Your chargen sounds just the way it is intended to go. Awesome bonds by the way, see how that creates instant 'situation' and injects a little tension into the start of the game through the character's crossed agendas. Remember that DW isn't only about 'optimal' choices from the lists. They are designed as narrative cues to spark your imagination. Alignment is a fickle thing, and all choices are valid, its up to your whole group to determine what they feel comfortable playing (not just GM fiat).

With rotes, the cleric gets all of them and they don't count against their limit. They are helpful little prayers that all the faithful know in one form or another.
Quote
Commune
When you spend uninterrupted time (an hour or so) in quiet communion with your deity, you lose any spells already granted to you and are granted new spells of your choice whose total levels don't exceed your own+1. You also prepare your rotes; they don't count against your limit. You can't prepare spells that are higher level than you.

I think that if someone had Spouted Lore on the forcefield and got a success, that could then determine that it was a trap or perhaps rolled a hit on Discern Realities and determined what was dangerous to them and thus snowballed into the Theif's Trap Expert to actually disarm the trap.

iserith

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Re: Actual Play and Stuff I Don't Understand- Strange Magic
« Reply #2 on: June 06, 2012, 05:35:16 AM »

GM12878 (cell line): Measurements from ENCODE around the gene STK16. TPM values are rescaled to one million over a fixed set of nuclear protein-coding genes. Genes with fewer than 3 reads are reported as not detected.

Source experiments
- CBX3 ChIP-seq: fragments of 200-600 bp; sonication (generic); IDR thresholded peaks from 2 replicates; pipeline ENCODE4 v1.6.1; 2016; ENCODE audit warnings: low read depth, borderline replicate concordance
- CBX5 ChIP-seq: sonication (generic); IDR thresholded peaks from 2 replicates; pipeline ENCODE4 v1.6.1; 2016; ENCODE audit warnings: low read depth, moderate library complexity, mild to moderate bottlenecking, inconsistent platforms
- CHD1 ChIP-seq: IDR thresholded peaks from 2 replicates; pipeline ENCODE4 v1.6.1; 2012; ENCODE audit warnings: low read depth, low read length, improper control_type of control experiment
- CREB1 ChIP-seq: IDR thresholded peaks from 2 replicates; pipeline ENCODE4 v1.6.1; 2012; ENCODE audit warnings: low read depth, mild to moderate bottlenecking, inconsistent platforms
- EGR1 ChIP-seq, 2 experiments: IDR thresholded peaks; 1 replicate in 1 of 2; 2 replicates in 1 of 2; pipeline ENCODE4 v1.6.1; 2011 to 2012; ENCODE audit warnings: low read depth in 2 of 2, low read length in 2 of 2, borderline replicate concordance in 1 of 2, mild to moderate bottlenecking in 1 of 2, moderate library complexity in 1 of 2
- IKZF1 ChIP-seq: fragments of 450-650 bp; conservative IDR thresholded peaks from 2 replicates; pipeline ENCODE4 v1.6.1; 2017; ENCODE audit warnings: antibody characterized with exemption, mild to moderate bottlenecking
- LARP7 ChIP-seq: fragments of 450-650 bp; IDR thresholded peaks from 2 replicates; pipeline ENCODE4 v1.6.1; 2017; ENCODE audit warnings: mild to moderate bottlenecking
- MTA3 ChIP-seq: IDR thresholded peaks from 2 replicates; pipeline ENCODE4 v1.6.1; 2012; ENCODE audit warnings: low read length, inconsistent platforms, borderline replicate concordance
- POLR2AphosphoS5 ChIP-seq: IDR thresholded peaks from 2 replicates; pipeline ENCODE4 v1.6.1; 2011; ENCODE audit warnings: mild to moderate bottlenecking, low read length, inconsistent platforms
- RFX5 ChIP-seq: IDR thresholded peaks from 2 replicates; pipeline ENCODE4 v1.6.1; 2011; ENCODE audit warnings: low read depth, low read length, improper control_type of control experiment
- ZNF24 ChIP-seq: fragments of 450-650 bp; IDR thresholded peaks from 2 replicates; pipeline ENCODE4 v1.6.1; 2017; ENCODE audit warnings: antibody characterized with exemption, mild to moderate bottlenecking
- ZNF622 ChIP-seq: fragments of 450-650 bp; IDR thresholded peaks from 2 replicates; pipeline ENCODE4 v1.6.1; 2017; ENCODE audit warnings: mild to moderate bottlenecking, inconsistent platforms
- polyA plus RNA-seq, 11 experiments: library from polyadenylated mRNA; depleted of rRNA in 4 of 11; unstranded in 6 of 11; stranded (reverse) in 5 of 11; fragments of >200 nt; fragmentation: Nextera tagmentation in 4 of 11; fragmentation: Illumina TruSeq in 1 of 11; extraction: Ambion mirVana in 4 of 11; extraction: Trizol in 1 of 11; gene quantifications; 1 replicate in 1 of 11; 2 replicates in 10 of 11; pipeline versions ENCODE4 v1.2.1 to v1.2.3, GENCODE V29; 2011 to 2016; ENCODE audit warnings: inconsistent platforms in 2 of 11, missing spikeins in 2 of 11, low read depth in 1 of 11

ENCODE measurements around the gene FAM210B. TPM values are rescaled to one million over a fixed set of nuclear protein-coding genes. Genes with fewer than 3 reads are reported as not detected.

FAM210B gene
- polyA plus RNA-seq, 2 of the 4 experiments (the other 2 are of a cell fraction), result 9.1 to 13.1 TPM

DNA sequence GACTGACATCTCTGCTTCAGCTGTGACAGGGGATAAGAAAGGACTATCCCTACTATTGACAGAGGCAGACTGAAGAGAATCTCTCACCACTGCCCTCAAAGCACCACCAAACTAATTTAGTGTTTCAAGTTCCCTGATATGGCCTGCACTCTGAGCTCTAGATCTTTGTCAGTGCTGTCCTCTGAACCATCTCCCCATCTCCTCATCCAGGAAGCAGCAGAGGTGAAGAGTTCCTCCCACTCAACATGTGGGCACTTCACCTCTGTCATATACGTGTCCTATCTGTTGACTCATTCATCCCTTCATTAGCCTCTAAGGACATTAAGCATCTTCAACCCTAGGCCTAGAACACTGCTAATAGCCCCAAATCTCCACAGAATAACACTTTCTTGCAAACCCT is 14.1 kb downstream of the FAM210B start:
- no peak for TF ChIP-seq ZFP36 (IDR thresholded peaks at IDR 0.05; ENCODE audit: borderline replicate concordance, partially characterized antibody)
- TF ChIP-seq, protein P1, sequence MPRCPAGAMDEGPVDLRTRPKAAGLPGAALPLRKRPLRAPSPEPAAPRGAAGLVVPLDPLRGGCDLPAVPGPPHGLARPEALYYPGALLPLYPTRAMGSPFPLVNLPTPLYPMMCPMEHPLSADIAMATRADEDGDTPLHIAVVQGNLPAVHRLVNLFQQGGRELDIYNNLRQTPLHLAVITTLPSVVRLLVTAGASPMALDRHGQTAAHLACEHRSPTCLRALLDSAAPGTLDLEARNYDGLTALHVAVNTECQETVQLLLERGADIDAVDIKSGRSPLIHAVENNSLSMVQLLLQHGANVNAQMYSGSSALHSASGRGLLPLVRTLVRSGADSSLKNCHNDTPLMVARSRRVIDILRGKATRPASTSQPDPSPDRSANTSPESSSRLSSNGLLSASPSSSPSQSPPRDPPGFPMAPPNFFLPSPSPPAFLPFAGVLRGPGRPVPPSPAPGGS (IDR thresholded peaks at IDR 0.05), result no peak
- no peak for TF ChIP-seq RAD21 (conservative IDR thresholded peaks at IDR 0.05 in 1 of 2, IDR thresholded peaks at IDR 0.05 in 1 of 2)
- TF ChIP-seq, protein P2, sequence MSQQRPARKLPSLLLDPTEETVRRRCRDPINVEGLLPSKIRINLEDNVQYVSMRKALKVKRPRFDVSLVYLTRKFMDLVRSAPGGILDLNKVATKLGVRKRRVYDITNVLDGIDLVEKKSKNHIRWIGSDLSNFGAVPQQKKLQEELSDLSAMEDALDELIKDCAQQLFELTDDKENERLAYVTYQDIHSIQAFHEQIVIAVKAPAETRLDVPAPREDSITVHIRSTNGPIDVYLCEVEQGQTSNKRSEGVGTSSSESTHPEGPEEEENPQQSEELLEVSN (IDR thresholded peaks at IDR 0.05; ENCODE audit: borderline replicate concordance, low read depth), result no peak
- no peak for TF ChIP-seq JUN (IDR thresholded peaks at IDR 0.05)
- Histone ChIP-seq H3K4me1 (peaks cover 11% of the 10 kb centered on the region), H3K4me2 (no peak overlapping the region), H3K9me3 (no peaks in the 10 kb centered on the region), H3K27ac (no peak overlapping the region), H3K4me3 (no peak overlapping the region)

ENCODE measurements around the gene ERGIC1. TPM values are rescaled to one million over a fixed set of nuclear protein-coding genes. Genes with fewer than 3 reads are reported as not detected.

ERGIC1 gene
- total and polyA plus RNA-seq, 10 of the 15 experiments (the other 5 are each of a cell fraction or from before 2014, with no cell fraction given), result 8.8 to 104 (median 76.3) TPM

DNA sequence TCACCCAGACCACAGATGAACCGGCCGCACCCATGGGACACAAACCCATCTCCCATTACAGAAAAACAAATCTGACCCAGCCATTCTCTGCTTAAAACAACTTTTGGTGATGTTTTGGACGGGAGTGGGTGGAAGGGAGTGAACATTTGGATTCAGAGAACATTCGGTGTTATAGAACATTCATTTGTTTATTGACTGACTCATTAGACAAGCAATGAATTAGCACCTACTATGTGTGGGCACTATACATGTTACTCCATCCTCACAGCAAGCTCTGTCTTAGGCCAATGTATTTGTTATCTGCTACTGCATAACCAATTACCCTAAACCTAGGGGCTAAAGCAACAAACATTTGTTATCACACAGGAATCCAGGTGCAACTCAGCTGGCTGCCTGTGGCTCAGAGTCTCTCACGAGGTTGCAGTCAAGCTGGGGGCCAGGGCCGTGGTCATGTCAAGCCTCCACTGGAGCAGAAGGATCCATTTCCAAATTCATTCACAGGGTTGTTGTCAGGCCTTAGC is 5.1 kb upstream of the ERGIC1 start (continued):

The biggest problem was alignment. My DM usually has a very strict 'good character only' rule. So the thief's player just had to pick the only alignment available that would play nice with a good campaign and a give-no-ground kind of DM.

You can be non-good and still be heroic. Maybe talk to the DM about what you have in mind when you choose something that might not exactly align with the DM's expectations?

No one was playing a unique character, so much as an archetype in a new situation. Again, streamlined the process a lot, and the alignments available/unavailable all made perfect sense; at a table of new players I would definitely limit their options to what are given. That's all house ruled easily enough to not worry about, though.

As I look at it, the archetype level design of DW lends itself to putting together a playable character quickly. The process and Q&A that comes with character creation is what makes the character unique. If that process is lacking, you may feel like you don't have much to work with at the outset and forced to fall back on tropes.

A big annoyance was what did and didn't count as being a trap. This force field seemed magical (and later we found out it was) which made the thief reluctant to check it. Even after he decided to, the DM thought it would be better to just Spout Lore, so the Thief was stuck rolling at a -1 instead of the +2 given to him by Trap Expert. I think that there may be a clear definition for what constitutes a trap in the materials, but I didn't see it.